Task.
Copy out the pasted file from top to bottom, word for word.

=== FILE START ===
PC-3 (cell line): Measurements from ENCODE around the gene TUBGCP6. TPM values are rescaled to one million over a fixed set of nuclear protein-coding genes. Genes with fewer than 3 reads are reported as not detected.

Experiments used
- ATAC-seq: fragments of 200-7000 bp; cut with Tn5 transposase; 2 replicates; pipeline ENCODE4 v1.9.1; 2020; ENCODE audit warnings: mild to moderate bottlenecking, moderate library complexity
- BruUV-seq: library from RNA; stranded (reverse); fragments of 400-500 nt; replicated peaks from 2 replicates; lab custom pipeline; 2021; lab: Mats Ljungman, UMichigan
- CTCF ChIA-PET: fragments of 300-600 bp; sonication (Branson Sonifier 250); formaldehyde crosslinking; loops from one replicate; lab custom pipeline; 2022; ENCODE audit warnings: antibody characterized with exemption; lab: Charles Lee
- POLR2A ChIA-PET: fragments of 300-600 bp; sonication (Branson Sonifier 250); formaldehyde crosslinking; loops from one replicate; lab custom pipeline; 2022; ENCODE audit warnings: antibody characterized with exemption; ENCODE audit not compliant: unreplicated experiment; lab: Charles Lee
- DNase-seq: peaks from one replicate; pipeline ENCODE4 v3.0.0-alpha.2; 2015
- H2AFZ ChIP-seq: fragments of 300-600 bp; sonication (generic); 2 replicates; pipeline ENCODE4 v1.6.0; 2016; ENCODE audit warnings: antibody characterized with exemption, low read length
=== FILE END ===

PC-3 (cell line): Measurements from ENCODE around the gene TUBGCP6. TPM values are rescaled to one million over a fixed set of nuclear protein-coding genes. Genes with fewer than 3 reads are reported as not detected.

Experiments used
- ATAC-seq: fragments of 200-7000 bp; cut with Tn5 transposase; 2 replicates; pipeline ENCODE4 v1.9.1; 2020; ENCODE audit warnings: mild to moderate bottlenecking, moderate library complexity
- BruUV-seq: library from RNA; stranded (reverse); fragments of 400-500 nt; replicated peaks from 2 replicates; lab custom pipeline; 2021; lab: Mats Ljungman, UMichigan
- CTCF ChIA-PET: fragments of 300-600 bp; sonication (Branson Sonifier 250); formaldehyde crosslinking; loops from one replicate; lab custom pipeline; 2022; ENCODE audit warnings: antibody characterized with exemption; lab: Charles Lee
- POLR2A ChIA-PET: fragments of 300-600 bp; sonication (Branson Sonifier 250); formaldehyde crosslinking; loops from one replicate; lab custom pipeline; 2022; ENCODE audit warnings: antibody characterized with exemption; ENCODE audit not compliant: unreplicated experiment; lab: Charles Lee
- DNase-seq: peaks from one replicate; pipeline ENCODE4 v3.0.0-alpha.2; 2015
- H2AFZ ChIP-seq: fragments of 300-600 bp; sonication (generic); 2 replicates; pipeline ENCODE4 v1.6.0; 2016; ENCODE audit warnings: antibody characterized with exemption, low read length